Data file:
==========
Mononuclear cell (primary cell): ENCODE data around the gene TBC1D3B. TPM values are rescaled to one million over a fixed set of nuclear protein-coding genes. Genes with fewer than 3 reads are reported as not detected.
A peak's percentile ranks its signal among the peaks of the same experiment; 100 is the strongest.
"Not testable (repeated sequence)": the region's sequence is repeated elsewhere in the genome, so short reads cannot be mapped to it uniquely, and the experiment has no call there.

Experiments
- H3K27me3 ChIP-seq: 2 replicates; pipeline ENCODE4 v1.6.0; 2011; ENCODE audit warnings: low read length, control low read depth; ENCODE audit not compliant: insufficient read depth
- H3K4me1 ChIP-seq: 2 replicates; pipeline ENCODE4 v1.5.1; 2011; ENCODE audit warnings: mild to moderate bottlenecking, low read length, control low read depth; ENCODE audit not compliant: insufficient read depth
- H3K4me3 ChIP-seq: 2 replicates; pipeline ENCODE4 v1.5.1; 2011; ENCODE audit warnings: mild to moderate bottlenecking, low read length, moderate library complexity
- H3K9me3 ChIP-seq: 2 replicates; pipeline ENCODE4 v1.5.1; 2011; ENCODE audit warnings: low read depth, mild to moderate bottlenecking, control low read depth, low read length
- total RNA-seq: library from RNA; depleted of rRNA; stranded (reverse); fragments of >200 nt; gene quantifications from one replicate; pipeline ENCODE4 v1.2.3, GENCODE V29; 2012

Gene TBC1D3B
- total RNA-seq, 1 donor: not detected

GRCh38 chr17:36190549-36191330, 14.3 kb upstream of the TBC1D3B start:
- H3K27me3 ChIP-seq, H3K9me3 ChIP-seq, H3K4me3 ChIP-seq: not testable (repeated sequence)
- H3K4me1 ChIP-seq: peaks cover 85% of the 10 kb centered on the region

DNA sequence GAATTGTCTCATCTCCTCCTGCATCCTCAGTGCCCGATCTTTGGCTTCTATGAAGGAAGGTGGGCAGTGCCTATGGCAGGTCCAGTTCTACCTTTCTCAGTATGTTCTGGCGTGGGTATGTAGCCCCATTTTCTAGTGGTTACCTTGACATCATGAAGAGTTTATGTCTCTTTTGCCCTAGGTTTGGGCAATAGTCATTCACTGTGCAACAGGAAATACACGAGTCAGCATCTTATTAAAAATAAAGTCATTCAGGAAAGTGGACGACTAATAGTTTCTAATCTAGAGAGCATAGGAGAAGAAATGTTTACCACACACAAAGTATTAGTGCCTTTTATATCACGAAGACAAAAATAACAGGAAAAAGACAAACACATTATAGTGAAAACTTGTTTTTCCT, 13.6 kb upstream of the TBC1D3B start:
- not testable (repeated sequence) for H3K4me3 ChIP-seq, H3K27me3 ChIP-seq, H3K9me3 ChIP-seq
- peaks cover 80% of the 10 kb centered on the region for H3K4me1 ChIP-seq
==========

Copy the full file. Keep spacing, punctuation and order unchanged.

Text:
Mononuclear cell (primary cell): ENCODE data around the gene TBC1D3B. TPM values are rescaled to one million over a fixed set of nuclear protein-coding genes. Genes with fewer than 3 reads are reported as not detected.
A peak's percentile ranks its signal among the peaks of the same experiment; 100 is the strongest.
"Not testable (repeated sequence)": the region's sequence is repeated elsewhere in the genome, so short reads cannot be mapped to it uniquely, and the experiment has no call there.

Experiments
- H3K27me3 ChIP-seq: 2 replicates; pipeline ENCODE4 v1.6.0; 2011; ENCODE audit warnings: low read length, control low read depth; ENCODE audit not compliant: insufficient read depth
- H3K4me1 ChIP-seq: 2 replicates; pipeline ENCODE4 v1.5.1; 2011; ENCODE audit warnings: mild to moderate bottlenecking, low read length, control low read depth; ENCODE audit not compliant: insufficient read depth
- H3K4me3 ChIP-seq: 2 replicates; pipeline ENCODE4 v1.5.1; 2011; ENCODE audit warnings: mild to moderate bottlenecking, low read length, moderate library complexity
- H3K9me3 ChIP-seq: 2 replicates; pipeline ENCODE4 v1.5.1; 2011; ENCODE audit warnings: low read depth, mild to moderate bottlenecking, control low read depth, low read length
- total RNA-seq: library from RNA; depleted of rRNA; stranded (reverse); fragments of >200 nt; gene quantifications from one replicate; pipeline ENCODE4 v1.2.3, GENCODE V29; 2012

Gene TBC1D3B
- total RNA-seq, 1 donor: not detected

GRCh38 chr17:36190549-36191330, 14.3 kb upstream of the TBC1D3B start:
- H3K27me3 ChIP-seq, H3K9me3 ChIP-seq, H3K4me3 ChIP-seq: not testable (repeated sequence)
- H3K4me1 ChIP-seq: peaks cover 85% of the 10 kb centered on the region

DNA sequence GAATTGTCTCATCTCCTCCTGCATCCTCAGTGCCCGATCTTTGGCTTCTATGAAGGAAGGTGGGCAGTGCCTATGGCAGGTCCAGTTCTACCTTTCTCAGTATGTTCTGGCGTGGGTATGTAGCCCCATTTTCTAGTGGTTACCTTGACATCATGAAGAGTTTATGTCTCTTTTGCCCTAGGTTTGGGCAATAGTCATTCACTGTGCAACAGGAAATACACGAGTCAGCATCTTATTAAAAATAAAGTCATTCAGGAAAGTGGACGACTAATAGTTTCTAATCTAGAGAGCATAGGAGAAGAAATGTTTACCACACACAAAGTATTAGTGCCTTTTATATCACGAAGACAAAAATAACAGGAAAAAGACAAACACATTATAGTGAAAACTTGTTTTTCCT, 13.6 kb upstream of the TBC1D3B start:
- not testable (repeated sequence) for H3K4me3 ChIP-seq, H3K27me3 ChIP-seq, H3K9me3 ChIP-seq
- peaks cover 80% of the 10 kb centered on the region for H3K4me1 ChIP-seq